North of 60 Mining News - The mining newspaper for Alaska and Canada's North

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By J. P. Tangen
Special to Mining News 

May we always live in interesting times

As Chicken Little might say, "When the sky is falling, be sure your health insurance is current and look out for the big pieces"


Last updated 1/28/2018 at 7:23am

I must be getting old because I remember when, in 1966, Robert Kennedy first uttered the so-called Chinese curse about living in interesting times. It is probably one of his more memorable lines; but somehow, it has been prescient to me in the sense that the succeeding fifty years have actually been interesting. Some might say that they have become more and more interesting each succeeding year.

Surely the social changes have been dramatic, and the evolution of science and technology has been astounding to witness. Possibly the only thing that has not changed is the political bickering between our respective political parties. It is common to point to the divide as if it hasn't always been that way; however, in the sixties there was no shortage of people marching in support of whatever cause they then held dear, whether it was the war in Viet Nam, civil rights, feminism or the environment.

During the ensuing half century, presidents have come and gone, each with his own flaws and insights, and each drawing his own flak from the commentators and comics as if the ship of state was about to founder at any moment.

In the meantime, the communist menace has literally disappeared. The biggest domestic threat most Americans face is dying of old age. You can hardly see the air that you are breathing anymore; and Lake Erie is swimmable. Our nation is the last superpower standing, and our people are still marching in the streets over one perceived inequity or another.

A quick survey of the various contemporary issues is revealing: Immigration is difficult to get excited about - we are a land of immigrants, and most people in the country, after two or three generations, have virtually no palpable affinity to their ancestral homeland.

With regard to undocumented aliens, Mexico, at one point, was the largest source of such hombres; however, since American capital has determined to domesticate manufacturing facilities in Mexico, the stream of migration across the southern border has weakened to a trickle, and our agricultural industry is at significant risk of suffering because of it.

Gender discrimination is a giant "Ho Hum" for most people.

Gun control can be pretty much boiled down to whether you somehow see a nexus between the murder rate in Chicago and the odd psychopath who shoots up public places.

Abortion is ultimately a question of who pays for it. The "pro" contingent wants the rest of us to pick up the tab; whereas, the "anti" forces want providers to do it in another state.

Since no one can ever get all the health care they want, the debate distills to whether the United States should provide international police services to the entire western world, or should we redirect our defense budget into the pockets of insurance and pharmaceutical company executives.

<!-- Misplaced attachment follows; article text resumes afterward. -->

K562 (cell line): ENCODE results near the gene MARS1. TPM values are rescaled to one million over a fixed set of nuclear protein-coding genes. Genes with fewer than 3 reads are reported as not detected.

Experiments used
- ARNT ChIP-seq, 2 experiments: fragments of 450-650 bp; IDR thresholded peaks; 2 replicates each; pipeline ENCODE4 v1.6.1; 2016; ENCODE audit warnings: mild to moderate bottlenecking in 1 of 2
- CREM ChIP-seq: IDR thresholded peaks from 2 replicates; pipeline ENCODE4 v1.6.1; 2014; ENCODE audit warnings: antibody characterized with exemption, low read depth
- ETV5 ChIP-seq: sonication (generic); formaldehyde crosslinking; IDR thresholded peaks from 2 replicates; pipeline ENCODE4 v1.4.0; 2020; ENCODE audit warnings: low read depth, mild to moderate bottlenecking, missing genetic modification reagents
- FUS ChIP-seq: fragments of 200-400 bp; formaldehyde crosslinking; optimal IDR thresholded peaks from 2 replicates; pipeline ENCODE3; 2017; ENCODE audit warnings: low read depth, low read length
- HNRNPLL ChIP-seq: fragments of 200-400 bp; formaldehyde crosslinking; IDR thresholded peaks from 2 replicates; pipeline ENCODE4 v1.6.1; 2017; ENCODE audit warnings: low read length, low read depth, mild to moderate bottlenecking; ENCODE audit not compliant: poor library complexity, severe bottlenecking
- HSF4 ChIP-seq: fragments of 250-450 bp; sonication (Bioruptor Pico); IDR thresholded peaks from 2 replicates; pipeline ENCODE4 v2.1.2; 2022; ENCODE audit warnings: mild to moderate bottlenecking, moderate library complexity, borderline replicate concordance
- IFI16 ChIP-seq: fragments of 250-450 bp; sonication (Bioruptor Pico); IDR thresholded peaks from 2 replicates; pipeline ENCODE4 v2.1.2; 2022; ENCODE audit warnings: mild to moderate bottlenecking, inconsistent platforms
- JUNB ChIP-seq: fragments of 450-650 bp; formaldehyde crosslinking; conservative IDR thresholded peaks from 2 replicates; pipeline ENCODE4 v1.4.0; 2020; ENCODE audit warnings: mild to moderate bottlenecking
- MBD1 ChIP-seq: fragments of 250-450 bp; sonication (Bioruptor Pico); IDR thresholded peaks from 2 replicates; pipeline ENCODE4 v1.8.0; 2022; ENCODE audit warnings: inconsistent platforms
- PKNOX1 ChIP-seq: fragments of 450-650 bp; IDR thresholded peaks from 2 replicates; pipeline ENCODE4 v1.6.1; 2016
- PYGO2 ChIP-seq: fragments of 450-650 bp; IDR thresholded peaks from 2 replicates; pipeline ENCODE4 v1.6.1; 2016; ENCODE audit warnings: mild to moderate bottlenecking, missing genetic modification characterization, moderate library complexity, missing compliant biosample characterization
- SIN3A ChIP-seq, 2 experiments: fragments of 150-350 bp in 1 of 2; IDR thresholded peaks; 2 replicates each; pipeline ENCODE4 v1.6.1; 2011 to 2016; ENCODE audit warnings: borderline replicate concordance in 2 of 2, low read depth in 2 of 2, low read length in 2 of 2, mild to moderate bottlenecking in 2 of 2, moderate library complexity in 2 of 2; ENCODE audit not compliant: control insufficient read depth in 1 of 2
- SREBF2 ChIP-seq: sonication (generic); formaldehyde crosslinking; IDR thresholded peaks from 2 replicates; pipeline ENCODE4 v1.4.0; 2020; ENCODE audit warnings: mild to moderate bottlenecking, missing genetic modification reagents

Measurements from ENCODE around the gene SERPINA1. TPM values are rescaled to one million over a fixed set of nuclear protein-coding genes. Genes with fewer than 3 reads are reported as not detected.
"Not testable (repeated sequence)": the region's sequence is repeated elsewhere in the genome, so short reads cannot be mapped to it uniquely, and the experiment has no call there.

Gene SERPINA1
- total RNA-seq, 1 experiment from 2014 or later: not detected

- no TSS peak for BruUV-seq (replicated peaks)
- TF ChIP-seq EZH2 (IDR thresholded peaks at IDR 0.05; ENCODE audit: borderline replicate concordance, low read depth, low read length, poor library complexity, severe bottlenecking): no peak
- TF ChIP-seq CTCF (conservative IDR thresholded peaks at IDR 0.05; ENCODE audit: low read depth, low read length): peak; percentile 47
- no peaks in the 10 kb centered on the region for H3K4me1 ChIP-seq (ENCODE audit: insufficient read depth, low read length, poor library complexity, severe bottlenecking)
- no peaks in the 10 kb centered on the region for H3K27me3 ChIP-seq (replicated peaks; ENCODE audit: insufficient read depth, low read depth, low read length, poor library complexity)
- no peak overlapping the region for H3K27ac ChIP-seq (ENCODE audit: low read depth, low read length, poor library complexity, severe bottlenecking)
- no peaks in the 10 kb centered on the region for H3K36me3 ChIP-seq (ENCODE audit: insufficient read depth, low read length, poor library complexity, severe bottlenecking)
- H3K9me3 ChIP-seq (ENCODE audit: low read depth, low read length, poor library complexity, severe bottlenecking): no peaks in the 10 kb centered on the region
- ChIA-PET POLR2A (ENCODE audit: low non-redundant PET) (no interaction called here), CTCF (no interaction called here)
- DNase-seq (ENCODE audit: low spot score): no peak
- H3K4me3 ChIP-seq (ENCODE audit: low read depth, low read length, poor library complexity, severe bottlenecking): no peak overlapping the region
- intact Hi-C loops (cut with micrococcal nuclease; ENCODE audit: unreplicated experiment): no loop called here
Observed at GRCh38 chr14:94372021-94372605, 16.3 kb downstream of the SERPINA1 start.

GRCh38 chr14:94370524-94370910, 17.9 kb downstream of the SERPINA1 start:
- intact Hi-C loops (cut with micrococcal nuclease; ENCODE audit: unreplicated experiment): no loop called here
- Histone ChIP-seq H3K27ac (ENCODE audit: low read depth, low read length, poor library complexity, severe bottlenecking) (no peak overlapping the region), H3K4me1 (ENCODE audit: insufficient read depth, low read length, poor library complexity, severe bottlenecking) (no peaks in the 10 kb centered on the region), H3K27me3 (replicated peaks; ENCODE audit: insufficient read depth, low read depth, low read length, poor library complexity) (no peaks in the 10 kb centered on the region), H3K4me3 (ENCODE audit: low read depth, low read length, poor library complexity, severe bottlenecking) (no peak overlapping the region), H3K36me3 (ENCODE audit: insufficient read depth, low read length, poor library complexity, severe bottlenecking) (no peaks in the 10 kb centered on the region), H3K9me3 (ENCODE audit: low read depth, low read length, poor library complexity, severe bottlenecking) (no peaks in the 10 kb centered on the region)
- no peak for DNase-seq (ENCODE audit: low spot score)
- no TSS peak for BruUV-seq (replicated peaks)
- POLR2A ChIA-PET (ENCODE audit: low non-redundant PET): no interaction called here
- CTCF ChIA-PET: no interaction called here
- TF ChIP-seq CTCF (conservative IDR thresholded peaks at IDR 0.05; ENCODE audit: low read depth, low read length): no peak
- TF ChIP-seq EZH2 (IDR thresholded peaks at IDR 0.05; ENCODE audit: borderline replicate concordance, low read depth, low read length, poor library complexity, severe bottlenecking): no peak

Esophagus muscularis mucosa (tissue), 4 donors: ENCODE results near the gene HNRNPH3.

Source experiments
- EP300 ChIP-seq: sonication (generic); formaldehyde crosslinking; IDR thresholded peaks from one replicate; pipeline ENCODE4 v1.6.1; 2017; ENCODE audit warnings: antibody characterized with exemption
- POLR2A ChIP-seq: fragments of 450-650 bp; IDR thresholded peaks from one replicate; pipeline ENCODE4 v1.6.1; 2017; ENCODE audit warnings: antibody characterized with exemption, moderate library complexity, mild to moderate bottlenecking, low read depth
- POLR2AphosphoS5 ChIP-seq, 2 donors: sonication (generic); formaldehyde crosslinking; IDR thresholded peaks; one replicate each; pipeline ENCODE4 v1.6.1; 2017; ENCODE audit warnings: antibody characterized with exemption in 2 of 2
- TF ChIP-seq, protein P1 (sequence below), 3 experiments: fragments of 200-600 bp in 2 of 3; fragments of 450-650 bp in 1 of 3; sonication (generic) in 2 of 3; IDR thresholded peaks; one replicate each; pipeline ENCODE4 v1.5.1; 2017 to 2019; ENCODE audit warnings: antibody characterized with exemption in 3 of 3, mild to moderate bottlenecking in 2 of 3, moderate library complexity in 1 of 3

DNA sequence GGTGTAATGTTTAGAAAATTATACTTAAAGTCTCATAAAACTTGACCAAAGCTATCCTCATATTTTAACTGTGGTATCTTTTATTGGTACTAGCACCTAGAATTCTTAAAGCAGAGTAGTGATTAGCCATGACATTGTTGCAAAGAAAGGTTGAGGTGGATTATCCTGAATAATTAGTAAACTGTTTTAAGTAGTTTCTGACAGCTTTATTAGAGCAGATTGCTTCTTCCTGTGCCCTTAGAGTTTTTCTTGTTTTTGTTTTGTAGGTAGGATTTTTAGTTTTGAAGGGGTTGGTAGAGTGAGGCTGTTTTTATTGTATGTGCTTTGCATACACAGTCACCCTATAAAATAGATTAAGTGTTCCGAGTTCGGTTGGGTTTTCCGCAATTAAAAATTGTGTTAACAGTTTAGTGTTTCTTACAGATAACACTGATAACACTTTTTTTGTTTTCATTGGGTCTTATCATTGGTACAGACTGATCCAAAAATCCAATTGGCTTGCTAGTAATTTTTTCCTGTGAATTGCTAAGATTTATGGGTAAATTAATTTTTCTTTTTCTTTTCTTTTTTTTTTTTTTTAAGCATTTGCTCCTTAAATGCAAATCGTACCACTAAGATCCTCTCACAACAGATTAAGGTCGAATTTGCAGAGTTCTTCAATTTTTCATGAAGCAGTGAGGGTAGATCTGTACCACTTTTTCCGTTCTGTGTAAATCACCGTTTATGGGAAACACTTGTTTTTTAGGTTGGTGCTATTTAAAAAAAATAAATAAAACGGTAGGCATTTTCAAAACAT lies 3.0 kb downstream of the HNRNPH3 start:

When it comes to resource development the rule is that disturbance of Mother Earth cannot be tolerated in any location where the operations might possibly do anything upstream, downstream, above or below my back yard; however, it is fine to harvest the resources of Arabia, Botswana or Chile - the only criterion being that it must be far away and invisible.

What about the Alaska budget? It is interesting to watch our legislature as it tries to figure out how to pay the state's bills.

It is almost as if we are poor, on the one hand, and have never been poor on the other.

Alaska has virtually unlimited mineral wealth, including oil, gas and coal; we have vast forests of timber; we have abundant fisheries; we have tourist attractions in profusion; and we have a legislature that cannot put away the credit card.

Understandably, if seventy percent of our operating budget is dedicated to health care and education (including the university system), we simply cannot just erase the other thirty percent to meet the shortfall.

Of course, we also cannot take away anyone's entitlements, and we cannot tax anyone.

Accordingly, the only realistic answer to the problem is to wring our hands.

That brings us full circle. The problems that we have are, at some level, all artificial. They will never go away; they will just become less interesting. Sooner or later, they will be displaced by someone's idea for a new and different topic of conversation.

Recent articles by EPA refugees, for instance, suggest that women and children will die if the Obama-era environmental regulations are vitiated, as if to imply that with just one more push, we can ensure that everyone will live a long and healthy forever.

The last time I checked, the laws and regulations that the Trump Administration are doing away with weren't in existence until a few years ago; so we aren't actually losing ground, we are cleaving to the not-so-bad status quo. A lot of us can live with that.

In the meantime, the six major mines in Alaska are chugging along, paying their freight and providing thousands of steady jobs from one end of the state to the other. Oil is still flowing, fisher-folk are still fishing and the Alaska Railroad is still chasing moose off the tracks while ferrying gawkers from Seward to Fairbanks.

It is fair to say that we do live in interesting times; however, it takes only a moment to realize that every moment or our existence is "interesting." Breathe deep, while you sleep.


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